from a public HS teacher (Gov't, Religion, Soc. Issues), who is eclectic (Dem-leaning) politically and Quaker (& open) on everything else. Hope you enjoy what you find here.

Sunday, January 30, 2005

A Good insight 

Entitled "If I were a Blogger, here's what I would write today" offered by our guest blogger, Schner, a-k-a the Love of My life:

In his Second Inaugural Address, President Bush said, "From the day of our founding, we have proclaimed that every man and woman on this earth has rights and dignity and matchless value, because they bear the image of the maker of heaven and earth." Think about that for a moment. People have rights, the president said, because they bear the image of God.

What's wrong with this statement? Well, to begin with, and all too typically for George W. Bush and those who write his words for him, it substitutes theology for history. It has nothing to do with the Constitution, of course, so presumably Bush and his speechwriters were thinking of the Declaration of Independence when they spoke of "the day of our founding." Leaving aside such quibbles as whether any of those who crafted the Declaration were thinking of women at all, it's crystal
clear that the Declaration proclaims the basis of human rights to be, not the fact that human beings are in the image of God (the Biblical concept Bush alludes to), but the fact that "they are endowed by their Creator" with these rights.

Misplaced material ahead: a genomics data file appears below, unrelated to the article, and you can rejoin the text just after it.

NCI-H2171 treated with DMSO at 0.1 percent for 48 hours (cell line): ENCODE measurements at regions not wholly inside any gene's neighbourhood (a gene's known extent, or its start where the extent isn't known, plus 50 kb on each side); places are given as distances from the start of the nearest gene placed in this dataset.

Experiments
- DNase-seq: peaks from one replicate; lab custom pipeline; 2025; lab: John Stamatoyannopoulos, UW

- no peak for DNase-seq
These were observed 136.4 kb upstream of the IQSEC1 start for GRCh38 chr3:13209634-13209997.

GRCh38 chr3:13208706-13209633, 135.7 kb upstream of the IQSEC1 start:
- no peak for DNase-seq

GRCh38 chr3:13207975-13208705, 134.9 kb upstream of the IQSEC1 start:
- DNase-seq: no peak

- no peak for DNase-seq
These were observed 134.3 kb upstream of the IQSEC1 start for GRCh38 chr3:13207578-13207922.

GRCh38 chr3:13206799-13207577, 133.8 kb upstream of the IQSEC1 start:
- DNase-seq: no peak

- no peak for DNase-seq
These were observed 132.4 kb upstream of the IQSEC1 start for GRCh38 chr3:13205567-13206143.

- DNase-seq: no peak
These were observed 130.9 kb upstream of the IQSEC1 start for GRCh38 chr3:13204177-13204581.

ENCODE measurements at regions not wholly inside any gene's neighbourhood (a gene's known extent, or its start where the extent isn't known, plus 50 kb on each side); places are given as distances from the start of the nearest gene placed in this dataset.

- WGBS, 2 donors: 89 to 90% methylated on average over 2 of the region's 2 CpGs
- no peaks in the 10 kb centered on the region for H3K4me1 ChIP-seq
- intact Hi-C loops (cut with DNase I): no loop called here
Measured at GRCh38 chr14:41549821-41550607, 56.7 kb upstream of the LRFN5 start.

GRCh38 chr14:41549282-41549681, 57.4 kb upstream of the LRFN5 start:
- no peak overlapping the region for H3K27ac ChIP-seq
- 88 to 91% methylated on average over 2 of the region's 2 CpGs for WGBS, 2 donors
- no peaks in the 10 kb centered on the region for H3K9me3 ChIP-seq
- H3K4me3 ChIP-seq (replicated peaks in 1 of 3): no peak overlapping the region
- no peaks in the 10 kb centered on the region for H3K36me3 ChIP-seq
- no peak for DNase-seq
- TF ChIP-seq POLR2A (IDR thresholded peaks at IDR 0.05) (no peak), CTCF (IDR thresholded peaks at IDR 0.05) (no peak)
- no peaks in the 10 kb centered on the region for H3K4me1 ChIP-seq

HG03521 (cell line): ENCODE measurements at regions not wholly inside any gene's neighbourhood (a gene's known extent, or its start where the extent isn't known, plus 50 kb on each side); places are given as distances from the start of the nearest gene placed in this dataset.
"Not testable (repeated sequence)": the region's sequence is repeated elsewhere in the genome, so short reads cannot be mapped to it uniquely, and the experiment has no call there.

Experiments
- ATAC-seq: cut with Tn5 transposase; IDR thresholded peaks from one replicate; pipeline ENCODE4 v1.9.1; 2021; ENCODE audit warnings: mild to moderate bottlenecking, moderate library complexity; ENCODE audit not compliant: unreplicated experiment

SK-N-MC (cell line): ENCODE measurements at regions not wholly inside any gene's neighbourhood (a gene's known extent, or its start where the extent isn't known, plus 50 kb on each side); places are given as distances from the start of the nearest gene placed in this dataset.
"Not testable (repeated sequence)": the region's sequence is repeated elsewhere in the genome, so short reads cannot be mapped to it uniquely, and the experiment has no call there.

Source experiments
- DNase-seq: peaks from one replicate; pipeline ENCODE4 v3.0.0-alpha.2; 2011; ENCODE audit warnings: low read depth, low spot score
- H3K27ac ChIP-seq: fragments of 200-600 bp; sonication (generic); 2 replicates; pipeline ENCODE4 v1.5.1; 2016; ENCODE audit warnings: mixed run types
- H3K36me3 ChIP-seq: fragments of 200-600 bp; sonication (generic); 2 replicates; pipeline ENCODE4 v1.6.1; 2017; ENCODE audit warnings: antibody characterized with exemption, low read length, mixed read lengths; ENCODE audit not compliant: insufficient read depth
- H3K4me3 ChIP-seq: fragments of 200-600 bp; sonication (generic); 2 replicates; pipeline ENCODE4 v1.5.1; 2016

In other words, Thomas Jefferson (the original author of the passage in question) grounds human rights on the divine origin of the rights themselves. Bush grounds them in the mankind's own divinely analogous nature. Jefferson says we have rightsbecause God gave them to us. Bush says we have rights because we are like God. It's a very, very
big difference, and deftly substitutes a specifically Christian, and Jewish, theology for the natural-rights philosophy that for 228 years has been the moral underpinning of American government.

"From the day of our founding," then, we have proclaimed no such thingas the president claims. But George W. Bush just did, and made it a new American foundational doctrine, rooted in one particular tradition of religious faith.

Did anyone notice?

FEEL FREE TO CONTACT ME OFFLINE at kber@earthlink.net Comments, suggestions and even rude remarks are welcomed! Preface any messages with "teacherken" so I know they are not spam.
I'm interested in your take on Margaret Spellings and the 'highly qualified teacher' clause of NCLB, especially seeing that Bush supports vouchers.
responding to the foregoing comment --I have little hope that Spellings will be ought but bad for public education. Paige was a figurehead, nothing more than a useful idiot. Spellings was, along with Sandy Kress, the one most responsible for the atrocity that is NCLB. Therefore do not expect to see any waivers out of DoE while she's in charge -- she will insist on full implementation of every feature of NCLB, or aas much as she can get away with before Republicans in Congress start to scream.
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